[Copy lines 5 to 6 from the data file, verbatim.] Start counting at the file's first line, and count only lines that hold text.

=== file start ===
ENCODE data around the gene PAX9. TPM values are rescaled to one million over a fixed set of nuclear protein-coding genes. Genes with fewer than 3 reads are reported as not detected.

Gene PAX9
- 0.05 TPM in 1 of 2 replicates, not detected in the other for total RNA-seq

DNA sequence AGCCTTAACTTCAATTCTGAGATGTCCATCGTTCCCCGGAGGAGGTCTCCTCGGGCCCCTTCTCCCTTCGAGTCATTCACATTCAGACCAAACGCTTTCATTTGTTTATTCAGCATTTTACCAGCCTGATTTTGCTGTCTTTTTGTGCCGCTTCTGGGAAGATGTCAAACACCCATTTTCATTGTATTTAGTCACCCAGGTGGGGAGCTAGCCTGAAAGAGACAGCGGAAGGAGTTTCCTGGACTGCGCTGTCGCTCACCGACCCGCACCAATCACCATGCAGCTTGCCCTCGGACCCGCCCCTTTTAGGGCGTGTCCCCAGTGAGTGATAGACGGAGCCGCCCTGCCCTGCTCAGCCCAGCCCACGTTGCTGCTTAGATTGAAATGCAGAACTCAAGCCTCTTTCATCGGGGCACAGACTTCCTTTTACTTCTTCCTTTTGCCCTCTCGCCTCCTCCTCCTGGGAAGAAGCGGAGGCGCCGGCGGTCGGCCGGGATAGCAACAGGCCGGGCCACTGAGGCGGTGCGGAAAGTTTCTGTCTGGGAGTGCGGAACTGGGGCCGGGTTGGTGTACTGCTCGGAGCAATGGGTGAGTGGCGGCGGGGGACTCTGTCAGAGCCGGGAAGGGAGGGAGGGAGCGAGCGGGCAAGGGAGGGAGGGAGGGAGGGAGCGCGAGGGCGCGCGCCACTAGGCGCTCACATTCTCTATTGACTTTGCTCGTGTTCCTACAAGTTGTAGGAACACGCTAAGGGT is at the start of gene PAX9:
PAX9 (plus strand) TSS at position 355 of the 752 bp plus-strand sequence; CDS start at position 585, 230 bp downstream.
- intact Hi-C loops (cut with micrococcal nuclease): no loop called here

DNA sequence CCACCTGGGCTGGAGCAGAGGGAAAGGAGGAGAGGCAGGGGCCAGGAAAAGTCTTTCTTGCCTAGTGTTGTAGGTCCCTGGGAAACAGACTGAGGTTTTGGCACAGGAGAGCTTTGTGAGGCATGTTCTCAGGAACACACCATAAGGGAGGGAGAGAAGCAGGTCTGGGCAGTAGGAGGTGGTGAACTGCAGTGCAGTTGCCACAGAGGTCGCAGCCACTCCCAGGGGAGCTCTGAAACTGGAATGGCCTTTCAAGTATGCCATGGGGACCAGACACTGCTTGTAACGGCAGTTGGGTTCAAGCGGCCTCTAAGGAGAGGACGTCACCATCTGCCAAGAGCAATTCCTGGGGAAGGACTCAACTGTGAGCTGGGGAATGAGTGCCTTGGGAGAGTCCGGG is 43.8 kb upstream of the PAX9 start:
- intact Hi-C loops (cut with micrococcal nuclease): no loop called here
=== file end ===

PAX9 (plus strand) TSS at position 355 of the 752 bp plus-strand sequence; CDS start at position 585, 230 bp downstream.
- intact Hi-C loops (cut with micrococcal nuclease): no loop called here